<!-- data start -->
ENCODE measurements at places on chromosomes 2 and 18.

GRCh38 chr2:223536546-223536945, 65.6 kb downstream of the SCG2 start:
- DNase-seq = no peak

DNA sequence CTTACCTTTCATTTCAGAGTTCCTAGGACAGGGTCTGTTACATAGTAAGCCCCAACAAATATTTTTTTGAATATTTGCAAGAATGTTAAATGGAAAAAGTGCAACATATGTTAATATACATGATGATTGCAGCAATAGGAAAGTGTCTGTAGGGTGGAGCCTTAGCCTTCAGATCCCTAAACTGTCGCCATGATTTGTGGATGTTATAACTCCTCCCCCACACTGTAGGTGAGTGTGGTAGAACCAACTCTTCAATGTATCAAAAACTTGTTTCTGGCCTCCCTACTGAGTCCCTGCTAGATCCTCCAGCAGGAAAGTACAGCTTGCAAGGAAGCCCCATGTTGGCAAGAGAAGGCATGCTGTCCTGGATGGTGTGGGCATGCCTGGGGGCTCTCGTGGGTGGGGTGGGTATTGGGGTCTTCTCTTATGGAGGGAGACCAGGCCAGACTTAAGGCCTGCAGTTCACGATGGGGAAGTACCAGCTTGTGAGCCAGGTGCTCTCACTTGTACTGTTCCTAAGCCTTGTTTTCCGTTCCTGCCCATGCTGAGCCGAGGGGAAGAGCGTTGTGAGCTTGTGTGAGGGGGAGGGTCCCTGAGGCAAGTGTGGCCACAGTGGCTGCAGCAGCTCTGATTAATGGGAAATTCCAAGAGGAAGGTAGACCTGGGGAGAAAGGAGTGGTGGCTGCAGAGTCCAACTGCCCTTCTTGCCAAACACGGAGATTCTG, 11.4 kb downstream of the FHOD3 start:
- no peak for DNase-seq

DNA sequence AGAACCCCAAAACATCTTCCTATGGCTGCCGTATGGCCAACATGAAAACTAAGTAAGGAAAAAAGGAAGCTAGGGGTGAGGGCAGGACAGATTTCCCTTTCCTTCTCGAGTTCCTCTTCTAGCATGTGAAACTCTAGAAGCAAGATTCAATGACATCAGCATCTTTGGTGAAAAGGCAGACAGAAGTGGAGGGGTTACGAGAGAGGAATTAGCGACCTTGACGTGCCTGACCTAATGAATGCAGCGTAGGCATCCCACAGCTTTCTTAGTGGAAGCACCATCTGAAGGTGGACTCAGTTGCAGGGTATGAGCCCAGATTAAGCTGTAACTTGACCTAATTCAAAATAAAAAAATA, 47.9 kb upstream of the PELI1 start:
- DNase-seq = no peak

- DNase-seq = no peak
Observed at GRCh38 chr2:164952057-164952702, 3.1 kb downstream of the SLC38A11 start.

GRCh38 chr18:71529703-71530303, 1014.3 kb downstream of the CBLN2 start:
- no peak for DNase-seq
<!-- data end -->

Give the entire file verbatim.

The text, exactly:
ENCODE measurements at places on chromosomes 2 and 18.

GRCh38 chr2:223536546-223536945, 65.6 kb downstream of the SCG2 start:
- DNase-seq = no peak

DNA sequence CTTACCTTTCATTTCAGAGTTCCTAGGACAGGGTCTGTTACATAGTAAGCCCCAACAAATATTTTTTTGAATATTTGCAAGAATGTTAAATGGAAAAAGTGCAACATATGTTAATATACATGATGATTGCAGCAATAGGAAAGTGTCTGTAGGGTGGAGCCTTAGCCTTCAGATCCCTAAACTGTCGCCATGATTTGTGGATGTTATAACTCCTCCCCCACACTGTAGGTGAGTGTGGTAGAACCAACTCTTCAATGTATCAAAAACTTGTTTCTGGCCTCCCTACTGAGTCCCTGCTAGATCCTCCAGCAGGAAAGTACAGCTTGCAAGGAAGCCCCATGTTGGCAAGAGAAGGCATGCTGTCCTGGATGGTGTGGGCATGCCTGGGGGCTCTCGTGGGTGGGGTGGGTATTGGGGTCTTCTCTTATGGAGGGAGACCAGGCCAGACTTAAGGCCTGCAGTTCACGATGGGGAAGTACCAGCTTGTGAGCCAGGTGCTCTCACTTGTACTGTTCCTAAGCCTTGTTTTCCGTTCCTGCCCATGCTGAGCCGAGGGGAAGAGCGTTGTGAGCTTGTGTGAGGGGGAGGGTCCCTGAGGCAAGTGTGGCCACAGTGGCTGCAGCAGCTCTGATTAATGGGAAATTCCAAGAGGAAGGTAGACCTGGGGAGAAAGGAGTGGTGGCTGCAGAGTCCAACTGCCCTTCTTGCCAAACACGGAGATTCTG, 11.4 kb downstream of the FHOD3 start:
- no peak for DNase-seq

DNA sequence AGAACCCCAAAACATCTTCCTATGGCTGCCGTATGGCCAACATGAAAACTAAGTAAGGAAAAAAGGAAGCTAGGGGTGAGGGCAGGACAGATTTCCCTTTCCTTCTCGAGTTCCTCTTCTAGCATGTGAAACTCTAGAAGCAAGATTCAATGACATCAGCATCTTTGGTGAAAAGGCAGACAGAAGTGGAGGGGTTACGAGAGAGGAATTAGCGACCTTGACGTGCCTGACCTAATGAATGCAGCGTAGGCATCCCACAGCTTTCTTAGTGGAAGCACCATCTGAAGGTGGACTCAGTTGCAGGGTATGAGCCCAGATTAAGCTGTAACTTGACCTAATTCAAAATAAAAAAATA, 47.9 kb upstream of the PELI1 start:
- DNase-seq = no peak

- DNase-seq = no peak
Observed at GRCh38 chr2:164952057-164952702, 3.1 kb downstream of the SLC38A11 start.

GRCh38 chr18:71529703-71530303, 1014.3 kb downstream of the CBLN2 start:
- no peak for DNase-seq